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Rockland Starts Looking at Ways of Providing Transit Services without the MTA

Six-month study to set up alternatives in case county gets state OK to cut ties with MTA.

Rockland County has started looking at what would be necessary to provide transportation services if the county is able to withdraw from the Metropolitan Transportation Authority.

County Executive C. Scott Vanderhoef said an estimated six-month analysis will outline steps that can be taken if state legislation is approved to cut ties with the MTA. Rockland officials have sought this approval because county taxpayers pay far more in taxes to the MTA than the county receives in transit services.

Vanderhoef said the county analysis will cost about $52,000 and is expected to be complete by Spring 2011. About 80 percent of the money for the student is coming from the Federal Transit Administration, about 10 percent from the state  Department of Transportation and other transportation dollars allocated to Rockland County.

Vanderhoef said no county tax funds will be used to pay for the analysis.

He said the study will..

  • Review and summarize previous analyses of the costs and benefits of MTA service to Rockland County, current operating agreements, and terms of current draft legislation that could authorize a withdrawal from the MTA.
  • Identify financial resources and mechanisms that could be adapted to continue current regional transit services to Rockland County.
  • Summarize operational and regulatory issues associated with withdrawal from the MTA.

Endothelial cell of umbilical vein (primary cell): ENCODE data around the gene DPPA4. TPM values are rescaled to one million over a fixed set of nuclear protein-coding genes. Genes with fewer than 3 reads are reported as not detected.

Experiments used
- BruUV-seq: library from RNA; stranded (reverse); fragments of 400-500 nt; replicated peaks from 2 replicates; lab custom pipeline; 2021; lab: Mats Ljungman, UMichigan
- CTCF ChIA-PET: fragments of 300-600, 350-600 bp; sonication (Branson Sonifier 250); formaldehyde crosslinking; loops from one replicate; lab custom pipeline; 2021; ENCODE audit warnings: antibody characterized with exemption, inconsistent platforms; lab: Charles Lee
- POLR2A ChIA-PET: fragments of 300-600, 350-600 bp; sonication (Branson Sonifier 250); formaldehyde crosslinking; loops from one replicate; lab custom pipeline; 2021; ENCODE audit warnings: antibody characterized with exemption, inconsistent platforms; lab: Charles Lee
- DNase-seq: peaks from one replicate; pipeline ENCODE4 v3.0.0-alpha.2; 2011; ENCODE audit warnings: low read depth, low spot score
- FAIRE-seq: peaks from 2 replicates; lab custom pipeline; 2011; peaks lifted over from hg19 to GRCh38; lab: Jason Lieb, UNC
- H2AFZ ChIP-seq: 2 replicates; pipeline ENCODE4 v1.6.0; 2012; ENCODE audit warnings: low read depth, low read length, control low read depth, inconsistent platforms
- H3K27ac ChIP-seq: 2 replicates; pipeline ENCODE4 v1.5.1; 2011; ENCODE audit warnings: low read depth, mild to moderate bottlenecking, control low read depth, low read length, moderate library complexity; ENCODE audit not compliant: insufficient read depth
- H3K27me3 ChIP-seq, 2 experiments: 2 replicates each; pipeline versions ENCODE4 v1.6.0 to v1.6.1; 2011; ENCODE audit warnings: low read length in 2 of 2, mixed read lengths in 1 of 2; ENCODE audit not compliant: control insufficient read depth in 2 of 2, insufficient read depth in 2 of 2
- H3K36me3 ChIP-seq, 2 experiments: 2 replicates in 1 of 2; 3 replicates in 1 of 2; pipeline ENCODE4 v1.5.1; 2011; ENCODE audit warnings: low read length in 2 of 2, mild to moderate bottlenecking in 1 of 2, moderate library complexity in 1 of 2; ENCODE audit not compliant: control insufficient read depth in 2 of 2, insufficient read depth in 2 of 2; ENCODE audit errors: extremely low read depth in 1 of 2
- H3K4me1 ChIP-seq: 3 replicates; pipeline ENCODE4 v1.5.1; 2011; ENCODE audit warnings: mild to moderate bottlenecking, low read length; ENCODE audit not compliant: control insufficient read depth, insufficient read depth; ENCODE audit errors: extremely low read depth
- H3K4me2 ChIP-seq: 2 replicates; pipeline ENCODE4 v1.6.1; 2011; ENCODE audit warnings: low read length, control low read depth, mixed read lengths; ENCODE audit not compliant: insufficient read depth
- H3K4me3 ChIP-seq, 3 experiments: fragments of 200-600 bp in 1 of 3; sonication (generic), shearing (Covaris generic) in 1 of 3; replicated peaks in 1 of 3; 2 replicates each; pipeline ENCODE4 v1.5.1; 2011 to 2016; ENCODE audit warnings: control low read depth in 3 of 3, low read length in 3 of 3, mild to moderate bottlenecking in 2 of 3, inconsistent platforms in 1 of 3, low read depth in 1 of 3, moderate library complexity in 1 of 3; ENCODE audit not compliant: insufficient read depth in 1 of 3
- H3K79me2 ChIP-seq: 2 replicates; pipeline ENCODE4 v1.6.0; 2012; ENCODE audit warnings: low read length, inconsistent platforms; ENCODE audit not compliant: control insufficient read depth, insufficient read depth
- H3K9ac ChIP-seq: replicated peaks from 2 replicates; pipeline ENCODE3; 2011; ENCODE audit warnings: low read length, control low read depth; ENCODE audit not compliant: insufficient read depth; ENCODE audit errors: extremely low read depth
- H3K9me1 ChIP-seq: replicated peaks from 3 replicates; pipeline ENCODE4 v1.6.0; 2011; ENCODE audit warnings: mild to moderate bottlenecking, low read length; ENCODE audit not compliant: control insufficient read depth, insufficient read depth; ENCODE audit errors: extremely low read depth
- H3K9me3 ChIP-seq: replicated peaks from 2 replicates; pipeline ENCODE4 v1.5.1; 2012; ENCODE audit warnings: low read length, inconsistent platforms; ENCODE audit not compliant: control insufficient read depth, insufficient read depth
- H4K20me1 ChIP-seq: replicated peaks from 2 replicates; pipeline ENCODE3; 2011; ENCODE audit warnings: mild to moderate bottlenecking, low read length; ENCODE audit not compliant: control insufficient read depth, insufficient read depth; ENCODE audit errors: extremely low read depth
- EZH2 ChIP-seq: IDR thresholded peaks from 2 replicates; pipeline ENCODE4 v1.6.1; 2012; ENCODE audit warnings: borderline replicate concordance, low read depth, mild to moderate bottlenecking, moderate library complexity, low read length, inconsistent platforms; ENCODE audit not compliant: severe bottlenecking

• Identify potential pros and cons associated with a withdrawal.

"This preliminary analysis will provide us with the basic information we would need in advance of potential authorizing legislation," said Vanderhoef. "Authorizing legislation, though, would outline the requirements and steps the county would actually need to take to consider a withdrawal."

Legislation on the MTA withdrawal has been drafted in both the state Senate and the state Assembly.

The county Planning Department is doing the analysis in conjunction with Cambridge Systematics Inc., the county's on-call transportation consultant.

Previous studies have shown Rockland could save money and improve service to local commuters by taking over administrative functions now performed by the MTA.

The MTA does not directly provide commuter rail service to Rockland. The agency, which runs the Metro-North Commuter Railroad, contracts with NJ Transit to provide rail service to Rockland on the Pascack Valley Line that connects Spring Valley to Hoboken, N.J., and the Bergen/Main Line that stops in Suffern.

Past threats to cut ties with the MTA have led to increased service for Rockland commuters. However, rail riders in Rockland has seen recent cuts to service and county officials say the Rockland continues to be shortchanged millions of dollars annually by the MTA.

County officials have also been angered by the creation of a new payroll tax that employers have been hit with to support the MTA. Counties within the MTA region, including Rockland, are waging court fights to overturn the payroll tax.

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